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California State University, Chico
CE 150 Fluid Mechanics G.A. Kallio Dept. of Mechanical Engineering, Mechatronic Engineering & Manufacturing Technology California State University, Chico CE 150

Reading: Munson, et al., Chapter 8
Viscous Flow in Pipes Reading: Munson, et al., Chapter 8 CE 150

Introduction Pipe Flow – important application
Pipe: circular cross section Duct: noncircular cross section Piping system may contain pipes of various diameters valves & fittings nozzles (pipe contraction) diffusers (pipe expansion) pumps, turbines, compressors, fans, blowers heat exchangers, mixing chambers reservoirs CE 150

Introduction Typical assumptions
pipe is completely filled with a single fluid (gas or liquid) phase change possible but course focus is single phase pipe flow is primarily driven by a pressure difference rather than gravity steady, incompressible flow uniform (average) flow at all cross sections extended Bernoulli equation (EBE) is applicable CE 150

Characteristics of Pipe Flow
Laminar vs. turbulent laminar: Re  2100 transitional:  Re  4000 turbulent: Re  4000 CE 150

Characteristics of Pipe Flow
Entrance region flow - typically between D ; depends on Re: Fully developed flow - occurs beyond entrance region; velocity profile is independent of x CE 150

Pipe Flow Problems Laminar flow Turbulent flow
Applications: blood flow, bearing lubrication, compact heat exchangers, solar collectors, MEMS fluid devices Fully-developed flow: exact analysis possible Entrance region flow: analysis complex; requires numerical methods Turbulent flow Applications: nearly all flows Defies analysis CE 150

Pressure and Viscous Forces in Pipe Flow
Entrance region Flow is accelerating at centerline, or pressure forces > viscous (shear) forces Flow is decelerating at wall, or viscous forces > pressure forces Fully-developed region Non-accelerating flow Pressure forces equal viscous forces Work done by pressure forces equals viscous dissipation of energy (into heat) CE 150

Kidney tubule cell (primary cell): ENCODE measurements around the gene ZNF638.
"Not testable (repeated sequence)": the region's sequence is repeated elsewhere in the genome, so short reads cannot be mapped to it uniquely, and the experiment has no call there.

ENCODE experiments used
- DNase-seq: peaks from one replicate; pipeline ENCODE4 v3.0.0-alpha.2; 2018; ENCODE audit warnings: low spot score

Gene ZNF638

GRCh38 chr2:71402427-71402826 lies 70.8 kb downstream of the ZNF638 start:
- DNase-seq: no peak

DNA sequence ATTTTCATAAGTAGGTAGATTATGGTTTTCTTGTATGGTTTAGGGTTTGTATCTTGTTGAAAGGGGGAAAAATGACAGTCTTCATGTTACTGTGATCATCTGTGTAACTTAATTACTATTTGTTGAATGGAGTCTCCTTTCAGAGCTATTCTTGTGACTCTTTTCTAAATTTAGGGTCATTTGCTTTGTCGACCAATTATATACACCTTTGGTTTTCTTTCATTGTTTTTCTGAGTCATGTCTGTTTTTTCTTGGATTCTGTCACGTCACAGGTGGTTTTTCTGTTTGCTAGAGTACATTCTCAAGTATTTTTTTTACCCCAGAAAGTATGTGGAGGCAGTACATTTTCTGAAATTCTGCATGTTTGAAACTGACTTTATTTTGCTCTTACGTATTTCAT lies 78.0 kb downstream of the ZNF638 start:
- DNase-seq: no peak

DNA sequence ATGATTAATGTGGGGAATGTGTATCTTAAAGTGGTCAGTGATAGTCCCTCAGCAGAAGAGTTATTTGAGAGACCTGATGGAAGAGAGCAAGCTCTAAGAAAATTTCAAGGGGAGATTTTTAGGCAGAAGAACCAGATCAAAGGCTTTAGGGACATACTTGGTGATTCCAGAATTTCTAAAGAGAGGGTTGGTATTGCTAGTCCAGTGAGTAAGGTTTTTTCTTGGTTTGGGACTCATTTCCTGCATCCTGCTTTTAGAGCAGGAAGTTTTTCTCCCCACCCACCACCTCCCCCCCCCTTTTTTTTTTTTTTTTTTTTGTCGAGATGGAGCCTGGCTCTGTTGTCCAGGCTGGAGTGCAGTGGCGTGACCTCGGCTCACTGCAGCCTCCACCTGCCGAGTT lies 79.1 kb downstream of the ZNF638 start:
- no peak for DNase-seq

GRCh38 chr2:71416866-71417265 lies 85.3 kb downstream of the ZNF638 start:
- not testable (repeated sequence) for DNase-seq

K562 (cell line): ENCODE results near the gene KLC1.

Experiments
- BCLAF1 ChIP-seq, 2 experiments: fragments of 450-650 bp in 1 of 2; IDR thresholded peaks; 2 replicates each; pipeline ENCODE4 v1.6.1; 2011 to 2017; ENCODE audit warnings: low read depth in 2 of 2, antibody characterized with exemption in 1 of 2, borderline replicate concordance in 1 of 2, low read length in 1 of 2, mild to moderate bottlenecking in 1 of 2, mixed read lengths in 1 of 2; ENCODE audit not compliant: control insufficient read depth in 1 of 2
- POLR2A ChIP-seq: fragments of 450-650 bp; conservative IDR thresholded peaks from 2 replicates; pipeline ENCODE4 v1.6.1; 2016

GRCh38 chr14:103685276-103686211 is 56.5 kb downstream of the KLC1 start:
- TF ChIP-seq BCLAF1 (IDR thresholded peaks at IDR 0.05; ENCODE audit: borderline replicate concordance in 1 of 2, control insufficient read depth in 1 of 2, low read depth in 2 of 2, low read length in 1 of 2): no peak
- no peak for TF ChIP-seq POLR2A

Fully Developed Laminar Flow
Velocity profile Volume flow rate CE 150

Fully Developed Laminar Flow
Pressure drop Friction factor CE 150

Turbulent Flow Occurs Re  4000 Velocity at given location: CE 150

Characteristics of Turbulent Flow
Laminar flow: microscopic (molecular scale) randomness Turbulent flow: macroscopic randomness (3-D “eddies”) Turbulence enhances mixing enhances heat & mass transfer increases pressure drop in pipes increases drag on airfoils CE 150

Characteristics of Turbulent Flow
Velocity fluctuation averages: Turbulence intensity: CE 150

Turbulent Shear Stress
Turbulent eddies enhance momentum transfer and shear stress: Mixing length model: Eddy viscosity: CE 150

Turbulent Shear Stress
Shear stress distribution: Mean velocity distribution: CE 150

Turbulent Pipe Flow Velocity Profile
For fully-developed flow, the mean velocity profile has been obtained by dimensional analysis and experiments for accurate analysis, equations are available for each layer for approximate analysis, the power-law velocity profile is often used: where n ranges between 6-10 (see Figure 8.17); n = 7 corresponds to many typical turbulent flows CE 150

Dimensional Analysis of Pipe Flow
Pressure drop where  = average roughness height of pipe wall; has no effect in laminar flow; can have significant effect in turbulent flow if it protrudes beyond viscous sublayer (see Table 8.1) Typical pi terms CE 150

Dimensional Analysis of Pipe Flow
Pressure drop is known to be linearly proportional to pipe length, thus: Recall friction factor: Pressure drop in terms of f : CE 150

Summary of Friction Factors for Pipe Flow
Laminar flow Turbulent flow in smooth pipes Turbulent flow in rough pipes CE 150

The Moody Chart CE 150

Friction Head Loss in Pipe Flow
For a constant-diameter horizontal pipe, the extended Bernoulli equation yields Head loss due to friction: If elevations changes are present: CE 150

Minor Head Losses in Pipe Flow
Minor losses are those due to pipe bends, fittings, valves, contractions, expansions, etc. (Note: they are not always “minor” when compared to friction losses) Minor head losses are expressed in terms of a dimensionless loss coefficient, KL: CE 150

Minor Head Losses in Pipe Flow
The loss coefficient strongly depends on the component geometry Entrance: Figures 8.22, 8.24 Exits: Figure 8.25 Sudden contraction: Figure 8.26 Sudden expansion: Figure 8.27 Conical diffuser: Figure 8.29 90º bends: Figures 8.30, 8.31 Pipe fittings: Table 8.2 CE 150

Noncircular Conduits Friction factors for are usually expressed as
where Reh is the Reynolds number based on the hydraulic diameter (Dh): Friction factor constants (C) are given in Figure 8.3 for annuli and rectangular cross sections CE 150

Common Types of Pipe Flow Problems
CE 150

Multiple Pipe Systems Analogy to electrical circuits:
Electrical circuits:  e = iR Pipe flow:  p = Q2 R( f,KL) Series path: Q = constant,  p’s are additive Parallel path:  p = constant, Q’s are additive CE 150

Pipe Flowrate Measurement
Orifice meter Venturi meter Rotameter Turbine and paddlewheel Nutating disk meter Bellows meter CE 150

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